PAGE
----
"The assumption was not that there would be eureka finds," says Ms. Norris. Instead, the goal was to create an inventory and at the same time make suggestions to departments about caring for and storing their valuables. Ms. Norris learned how to use FileMaker software to set up a database in which to record not only basic information about each object -- its dimensions, its age, and so forth -- but also details such as who gave the object to the university and whether it was in need of conservation. She learned how to use a digital camera and photo-editing software so she could include images of each object in the database.
Her approach has been simple: She started with a list of Harvard buildings and got in touch with superintendents and departmental offices to set up visits, at the same time asking for the names of anyone connected to the building who might have a long memory. Many people took her right to interesting objects, she says. "But some people said, 'We don't have anything,'" she says. "We said, 'Do you mind if we look around?'" She has had a part-time assistant, Nina Cohen, whose knowledge of American furniture and decorative arts has been a big help. As Ms. Norris had expected, the database has more tables and chairs than anything else. She says it has sometimes been difficult, especially with Victorian items but also with more modern pieces, to draw the line between pieces that should be included in the database and furniture that was not so noteworthy.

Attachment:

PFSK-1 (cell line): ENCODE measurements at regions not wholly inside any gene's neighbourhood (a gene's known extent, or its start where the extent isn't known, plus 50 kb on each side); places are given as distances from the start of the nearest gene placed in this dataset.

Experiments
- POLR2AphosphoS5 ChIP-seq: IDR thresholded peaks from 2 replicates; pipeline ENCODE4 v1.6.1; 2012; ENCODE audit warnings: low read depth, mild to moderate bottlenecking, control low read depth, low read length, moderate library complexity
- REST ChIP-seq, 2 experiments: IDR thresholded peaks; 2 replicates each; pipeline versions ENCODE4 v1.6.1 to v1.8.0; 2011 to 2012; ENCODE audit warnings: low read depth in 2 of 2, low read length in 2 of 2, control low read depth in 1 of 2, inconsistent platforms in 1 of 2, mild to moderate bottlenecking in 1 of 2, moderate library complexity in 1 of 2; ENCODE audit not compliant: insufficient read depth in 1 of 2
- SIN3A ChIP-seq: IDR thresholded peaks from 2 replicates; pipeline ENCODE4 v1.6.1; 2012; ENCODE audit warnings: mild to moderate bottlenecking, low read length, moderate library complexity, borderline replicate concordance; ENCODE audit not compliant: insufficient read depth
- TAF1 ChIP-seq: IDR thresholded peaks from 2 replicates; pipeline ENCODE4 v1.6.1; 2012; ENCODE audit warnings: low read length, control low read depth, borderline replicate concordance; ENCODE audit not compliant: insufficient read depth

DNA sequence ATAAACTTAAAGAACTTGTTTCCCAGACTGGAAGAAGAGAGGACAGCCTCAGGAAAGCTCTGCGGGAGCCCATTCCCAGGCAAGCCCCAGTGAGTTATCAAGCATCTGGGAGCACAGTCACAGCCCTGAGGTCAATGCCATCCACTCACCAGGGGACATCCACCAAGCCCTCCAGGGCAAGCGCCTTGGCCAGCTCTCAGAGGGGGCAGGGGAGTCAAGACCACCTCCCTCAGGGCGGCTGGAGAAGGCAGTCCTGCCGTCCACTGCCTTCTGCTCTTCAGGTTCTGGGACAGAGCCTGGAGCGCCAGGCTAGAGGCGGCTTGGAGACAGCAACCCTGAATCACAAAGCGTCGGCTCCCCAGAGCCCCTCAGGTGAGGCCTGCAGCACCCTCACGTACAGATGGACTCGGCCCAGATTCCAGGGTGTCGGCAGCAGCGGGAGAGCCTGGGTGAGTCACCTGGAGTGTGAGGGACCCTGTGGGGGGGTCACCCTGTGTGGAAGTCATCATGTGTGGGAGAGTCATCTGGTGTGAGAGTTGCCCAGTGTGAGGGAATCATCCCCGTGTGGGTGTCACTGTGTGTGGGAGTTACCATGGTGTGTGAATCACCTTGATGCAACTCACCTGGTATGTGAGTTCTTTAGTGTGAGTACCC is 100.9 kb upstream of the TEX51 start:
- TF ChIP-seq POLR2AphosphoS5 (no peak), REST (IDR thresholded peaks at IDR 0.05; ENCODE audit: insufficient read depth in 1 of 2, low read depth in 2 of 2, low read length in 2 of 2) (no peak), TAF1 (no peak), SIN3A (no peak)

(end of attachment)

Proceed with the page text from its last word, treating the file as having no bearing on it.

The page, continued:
But Ms. Norris has also turned up some surprises. A basement held a large wooden plaque listing donors to an 1842 library fund. A watercolor by the French painter Raoul Dufy was hanging almost unnoticed on a wall. She also found traces of missing objects, like a plaque belonging to a vanished painting. "I send reports to departments to tell them what they have," Ms. Norris says, "and sometimes I urge that things be locked up or not hung over radiators." At one point she was able to prevent a well-meaning custodian from touching up a valuable outdoor sculpture by Ellsworth Kelly with Rust-Oleum. On occasion she has even recommended that departments sell things they didn't want. Some such objects were worth significant amounts, she says, but others she suggested selling at yard sales.
As she went from building to building, she found herself broadening the project's boundaries. "I began to realize there was other stuff we should include -- architectural elements, windows, memorial plaques, and historical ephemera." Among the ephemera was the Harvard College pump handle, which she found on a mantel in the offices of the university magazine, with a tiny plate attached saying that it had been "Rescued in 1905 by B. Meredith Langstaff '08." She toured not only buildings in Cambridge but also facilities Harvard owns elsewhere, including the Harvard Forest, in Petersham, Mass., and a house in Kittery Point, Me., that belonged to the writer William Dean Howells.